•  Dave talks much less in class.

If this sentence loses its verb or nouns, “much less” loses meaning. Likewise, without “much less,” the sentence’s meaning completely changes.

  • I can barely run one mile, much less five.

Once again, if the sentence lacks any verbs, nouns, or the phrase “much less,” the meaning is lost. When you use “much less,” it makes up a vital part of the sentence.

When Can You Use “Much Less”?

You can use “much less” anytime you want to tell your audience that something is significantly smaller than something else. It pairs with any verb so long as the rest of the sentence follows grammar rules. “Much less” attaches to a single action as an adverb and conjunctive adverb.

Image by Vanessa Giaconi via Unsplash

While its adverbial form doesn’t need an adjective to portray that the action is significantly less than something else, as in “Dave talks much less,” the conjunctive adverb needs at least two contrasting elements. These can be adjectives or verbs.

This is because “much less” uses a comparison, as we see with “I can barely run one mile, much less five.” This sentence needs both “one” and “five” to indicate the speaker’s inability to “run” the stated distances.

Here are two examples that show the differences in each use of “much less.”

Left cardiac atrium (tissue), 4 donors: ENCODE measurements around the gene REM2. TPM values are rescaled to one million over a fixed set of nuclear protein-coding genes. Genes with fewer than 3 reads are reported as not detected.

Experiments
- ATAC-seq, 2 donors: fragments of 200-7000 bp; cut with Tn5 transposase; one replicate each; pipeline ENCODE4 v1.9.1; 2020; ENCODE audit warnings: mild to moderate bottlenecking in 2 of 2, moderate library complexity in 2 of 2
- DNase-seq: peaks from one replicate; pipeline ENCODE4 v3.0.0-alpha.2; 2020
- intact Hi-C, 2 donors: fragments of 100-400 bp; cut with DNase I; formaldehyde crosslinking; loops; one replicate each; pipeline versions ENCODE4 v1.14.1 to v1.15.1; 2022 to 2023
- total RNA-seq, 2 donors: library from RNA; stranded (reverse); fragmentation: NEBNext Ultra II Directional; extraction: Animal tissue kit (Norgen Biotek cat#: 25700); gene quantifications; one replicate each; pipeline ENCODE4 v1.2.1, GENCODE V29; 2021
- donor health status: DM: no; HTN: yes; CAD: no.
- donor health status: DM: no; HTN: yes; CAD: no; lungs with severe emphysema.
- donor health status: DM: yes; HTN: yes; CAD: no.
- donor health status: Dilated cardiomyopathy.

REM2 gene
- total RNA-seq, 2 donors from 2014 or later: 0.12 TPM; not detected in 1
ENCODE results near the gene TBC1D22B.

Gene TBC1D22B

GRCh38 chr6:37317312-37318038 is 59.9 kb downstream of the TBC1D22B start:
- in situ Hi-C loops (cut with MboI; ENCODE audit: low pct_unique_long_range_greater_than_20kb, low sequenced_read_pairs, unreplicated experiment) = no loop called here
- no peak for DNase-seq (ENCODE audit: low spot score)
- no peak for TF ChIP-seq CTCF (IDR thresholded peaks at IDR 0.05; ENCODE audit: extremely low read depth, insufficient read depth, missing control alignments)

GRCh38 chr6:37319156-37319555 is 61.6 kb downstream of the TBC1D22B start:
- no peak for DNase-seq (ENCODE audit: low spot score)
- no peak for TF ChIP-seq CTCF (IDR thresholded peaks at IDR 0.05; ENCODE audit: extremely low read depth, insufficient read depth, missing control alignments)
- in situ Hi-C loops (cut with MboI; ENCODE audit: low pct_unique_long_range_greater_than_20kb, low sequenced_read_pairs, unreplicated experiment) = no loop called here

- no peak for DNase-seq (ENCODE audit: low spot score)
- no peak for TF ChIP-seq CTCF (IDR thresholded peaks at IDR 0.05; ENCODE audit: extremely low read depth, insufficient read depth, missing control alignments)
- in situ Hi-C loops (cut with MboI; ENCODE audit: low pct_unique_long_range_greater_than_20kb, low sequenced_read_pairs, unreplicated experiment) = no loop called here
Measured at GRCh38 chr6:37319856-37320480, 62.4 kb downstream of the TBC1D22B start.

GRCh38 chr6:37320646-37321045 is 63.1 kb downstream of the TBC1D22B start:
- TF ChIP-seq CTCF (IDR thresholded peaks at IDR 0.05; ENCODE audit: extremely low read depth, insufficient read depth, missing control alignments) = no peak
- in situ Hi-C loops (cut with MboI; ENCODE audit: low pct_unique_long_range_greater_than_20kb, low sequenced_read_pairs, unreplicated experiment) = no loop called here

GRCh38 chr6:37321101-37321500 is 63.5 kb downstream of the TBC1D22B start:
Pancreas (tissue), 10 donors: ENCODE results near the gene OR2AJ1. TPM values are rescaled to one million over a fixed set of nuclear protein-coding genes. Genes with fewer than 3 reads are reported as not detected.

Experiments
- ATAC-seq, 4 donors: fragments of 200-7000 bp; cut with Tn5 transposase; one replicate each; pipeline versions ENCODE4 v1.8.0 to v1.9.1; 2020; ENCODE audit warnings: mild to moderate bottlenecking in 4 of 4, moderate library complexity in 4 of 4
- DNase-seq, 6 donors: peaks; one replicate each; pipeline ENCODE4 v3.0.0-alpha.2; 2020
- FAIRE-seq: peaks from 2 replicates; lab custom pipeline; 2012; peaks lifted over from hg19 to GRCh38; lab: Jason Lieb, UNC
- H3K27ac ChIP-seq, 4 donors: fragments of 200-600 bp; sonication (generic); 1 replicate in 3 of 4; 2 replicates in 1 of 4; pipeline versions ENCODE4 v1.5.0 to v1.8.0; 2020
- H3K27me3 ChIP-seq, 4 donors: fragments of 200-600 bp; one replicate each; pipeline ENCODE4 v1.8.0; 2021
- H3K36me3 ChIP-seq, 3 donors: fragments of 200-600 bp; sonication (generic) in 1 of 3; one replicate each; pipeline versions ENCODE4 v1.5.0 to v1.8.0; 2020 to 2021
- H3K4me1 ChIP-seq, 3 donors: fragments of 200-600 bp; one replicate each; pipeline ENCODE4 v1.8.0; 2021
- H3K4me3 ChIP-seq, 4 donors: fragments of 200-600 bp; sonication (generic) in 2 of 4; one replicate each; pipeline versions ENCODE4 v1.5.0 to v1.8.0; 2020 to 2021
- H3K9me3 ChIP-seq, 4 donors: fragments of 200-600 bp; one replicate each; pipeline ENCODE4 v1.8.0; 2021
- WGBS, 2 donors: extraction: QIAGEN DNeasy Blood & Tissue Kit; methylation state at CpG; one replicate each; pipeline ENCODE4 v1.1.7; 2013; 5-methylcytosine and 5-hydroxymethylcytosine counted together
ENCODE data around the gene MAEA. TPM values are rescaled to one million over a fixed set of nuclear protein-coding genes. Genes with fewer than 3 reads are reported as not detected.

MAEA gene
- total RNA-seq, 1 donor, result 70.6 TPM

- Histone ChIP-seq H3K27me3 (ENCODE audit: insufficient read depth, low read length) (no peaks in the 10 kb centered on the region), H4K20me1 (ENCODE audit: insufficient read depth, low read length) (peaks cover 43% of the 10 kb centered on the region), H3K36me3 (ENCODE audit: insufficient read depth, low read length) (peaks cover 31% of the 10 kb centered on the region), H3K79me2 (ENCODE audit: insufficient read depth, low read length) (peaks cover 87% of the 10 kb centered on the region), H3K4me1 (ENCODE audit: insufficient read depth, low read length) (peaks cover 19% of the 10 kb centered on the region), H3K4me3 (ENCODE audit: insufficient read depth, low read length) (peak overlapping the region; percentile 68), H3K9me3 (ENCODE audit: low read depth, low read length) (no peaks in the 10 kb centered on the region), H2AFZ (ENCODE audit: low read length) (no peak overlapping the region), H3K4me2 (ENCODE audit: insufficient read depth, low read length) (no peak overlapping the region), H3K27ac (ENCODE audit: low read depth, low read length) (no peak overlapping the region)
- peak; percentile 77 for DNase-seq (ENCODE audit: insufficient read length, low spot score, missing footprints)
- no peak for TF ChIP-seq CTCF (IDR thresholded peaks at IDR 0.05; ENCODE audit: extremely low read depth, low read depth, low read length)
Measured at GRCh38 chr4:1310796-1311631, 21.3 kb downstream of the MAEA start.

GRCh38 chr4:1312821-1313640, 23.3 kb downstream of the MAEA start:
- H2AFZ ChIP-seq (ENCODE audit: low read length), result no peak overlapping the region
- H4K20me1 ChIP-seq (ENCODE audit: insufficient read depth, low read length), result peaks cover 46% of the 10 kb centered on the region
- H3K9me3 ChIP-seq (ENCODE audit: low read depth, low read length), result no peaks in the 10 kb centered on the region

• The dog barks much less than before.
  • The dog won’t stop whining, much less barking.

Using “Much Less” in a Full Sentence

As noted above, the adverb “much less” appears around the sentence’s verb. While it modifies the verb, “much less” doesn’t need extra punctuation. On the other hand, a comma always comes before “much less” when you use it as a conjunctive adverb because it connects two sentence fragments.

“Much less” and its verb’s object can readily change places within a sentence. The following sentences are correct:

  • Dave talks much less in class.
  • Dave talks in class much less.

The conjunctive form of “much less” must have a comma, or the sentence is incorrect. This is because of the use of commas to “separate contrasted coordinate elements” (source). Let’s return to our “running” example to see this comma rule.

  • I can barely run one mile, much less five.

“Much less five” is the contrasted coordinate element. It contrasts with “barely run one mile” to show the speaker’s inability to make it for “five” miles. “Much less” is a vital component of this because it’s through this phrase that the second segment of the sentence contrasts the first.

When Not to Use “Much Less”

Don’t use “much less” if there’s only a slight difference between two things. “Much less” doesn’t make sense in this context. Also, don’t use the phrase before the verb. While some adverbs can come before the verb, a sentence with “much less” before its verb is incorrect.

“Much less” indicates there’s a considerable distance between two things. In the statement, “Dave talks much less in class,” there’s a significant distance between the amount “Dave” currently “talks in class” and the amount he previously talked “in class.”